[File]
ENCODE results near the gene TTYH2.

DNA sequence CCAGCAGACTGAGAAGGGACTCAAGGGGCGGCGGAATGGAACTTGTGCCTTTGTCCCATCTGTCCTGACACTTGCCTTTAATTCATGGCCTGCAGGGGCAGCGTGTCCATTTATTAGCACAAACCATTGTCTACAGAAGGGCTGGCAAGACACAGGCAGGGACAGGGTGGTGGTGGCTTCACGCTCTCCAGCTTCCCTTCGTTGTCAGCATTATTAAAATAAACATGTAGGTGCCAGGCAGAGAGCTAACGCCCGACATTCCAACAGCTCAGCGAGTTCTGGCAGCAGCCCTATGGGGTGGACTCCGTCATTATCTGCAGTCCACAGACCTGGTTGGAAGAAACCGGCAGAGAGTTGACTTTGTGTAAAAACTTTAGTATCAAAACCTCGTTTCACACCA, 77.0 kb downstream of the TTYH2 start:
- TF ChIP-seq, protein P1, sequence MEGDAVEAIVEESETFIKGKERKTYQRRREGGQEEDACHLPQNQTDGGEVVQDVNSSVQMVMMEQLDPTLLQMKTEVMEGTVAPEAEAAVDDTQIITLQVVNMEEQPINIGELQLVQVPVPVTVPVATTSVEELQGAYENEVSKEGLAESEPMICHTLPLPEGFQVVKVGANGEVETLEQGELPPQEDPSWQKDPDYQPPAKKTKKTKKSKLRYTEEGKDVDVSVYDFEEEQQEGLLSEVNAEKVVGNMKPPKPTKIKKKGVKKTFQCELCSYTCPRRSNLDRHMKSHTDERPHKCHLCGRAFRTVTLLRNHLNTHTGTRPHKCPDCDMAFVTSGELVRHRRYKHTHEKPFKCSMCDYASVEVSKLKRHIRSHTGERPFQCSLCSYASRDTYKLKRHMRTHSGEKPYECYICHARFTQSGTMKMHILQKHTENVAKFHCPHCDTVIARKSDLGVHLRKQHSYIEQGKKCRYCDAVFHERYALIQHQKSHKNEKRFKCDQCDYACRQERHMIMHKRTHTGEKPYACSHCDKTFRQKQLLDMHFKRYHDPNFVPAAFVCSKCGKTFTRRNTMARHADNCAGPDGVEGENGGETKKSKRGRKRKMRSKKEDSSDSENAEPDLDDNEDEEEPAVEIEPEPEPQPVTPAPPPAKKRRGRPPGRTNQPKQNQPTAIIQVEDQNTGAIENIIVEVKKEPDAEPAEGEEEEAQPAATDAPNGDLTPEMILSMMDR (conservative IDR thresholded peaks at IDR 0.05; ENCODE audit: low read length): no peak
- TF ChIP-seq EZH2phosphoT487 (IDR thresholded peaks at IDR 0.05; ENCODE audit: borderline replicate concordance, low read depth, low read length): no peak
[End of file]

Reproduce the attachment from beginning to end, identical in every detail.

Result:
ENCODE results near the gene TTYH2.

DNA sequence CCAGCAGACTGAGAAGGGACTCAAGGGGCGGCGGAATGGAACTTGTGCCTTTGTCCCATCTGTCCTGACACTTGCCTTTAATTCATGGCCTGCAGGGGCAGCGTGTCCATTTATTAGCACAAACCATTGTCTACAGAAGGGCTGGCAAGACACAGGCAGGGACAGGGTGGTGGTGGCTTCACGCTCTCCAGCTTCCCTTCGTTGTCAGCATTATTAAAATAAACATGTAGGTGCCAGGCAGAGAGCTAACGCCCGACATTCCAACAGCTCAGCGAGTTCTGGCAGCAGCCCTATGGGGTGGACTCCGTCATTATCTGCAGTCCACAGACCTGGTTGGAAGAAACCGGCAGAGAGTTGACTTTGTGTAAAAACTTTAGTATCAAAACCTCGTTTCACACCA, 77.0 kb downstream of the TTYH2 start:
- TF ChIP-seq, protein P1, sequence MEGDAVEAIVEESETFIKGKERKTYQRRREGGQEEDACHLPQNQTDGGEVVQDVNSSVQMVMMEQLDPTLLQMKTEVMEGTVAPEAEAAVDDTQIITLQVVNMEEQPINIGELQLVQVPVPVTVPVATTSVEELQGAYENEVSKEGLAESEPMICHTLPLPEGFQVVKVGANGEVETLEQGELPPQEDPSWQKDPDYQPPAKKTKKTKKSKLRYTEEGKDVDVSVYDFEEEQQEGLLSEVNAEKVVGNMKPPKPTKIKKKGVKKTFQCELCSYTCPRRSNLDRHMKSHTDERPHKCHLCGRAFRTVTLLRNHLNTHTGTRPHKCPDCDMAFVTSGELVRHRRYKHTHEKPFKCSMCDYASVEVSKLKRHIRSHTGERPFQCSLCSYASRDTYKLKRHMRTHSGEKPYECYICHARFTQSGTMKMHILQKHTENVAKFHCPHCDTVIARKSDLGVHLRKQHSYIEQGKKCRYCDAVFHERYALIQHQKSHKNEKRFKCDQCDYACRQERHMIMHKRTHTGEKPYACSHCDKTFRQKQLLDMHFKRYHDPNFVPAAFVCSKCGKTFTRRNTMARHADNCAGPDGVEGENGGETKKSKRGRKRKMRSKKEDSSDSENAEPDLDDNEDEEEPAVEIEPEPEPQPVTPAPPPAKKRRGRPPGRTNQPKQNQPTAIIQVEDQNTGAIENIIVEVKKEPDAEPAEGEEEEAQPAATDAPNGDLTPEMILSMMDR (conservative IDR thresholded peaks at IDR 0.05; ENCODE audit: low read length): no peak
- TF ChIP-seq EZH2phosphoT487 (IDR thresholded peaks at IDR 0.05; ENCODE audit: borderline replicate concordance, low read depth, low read length): no peak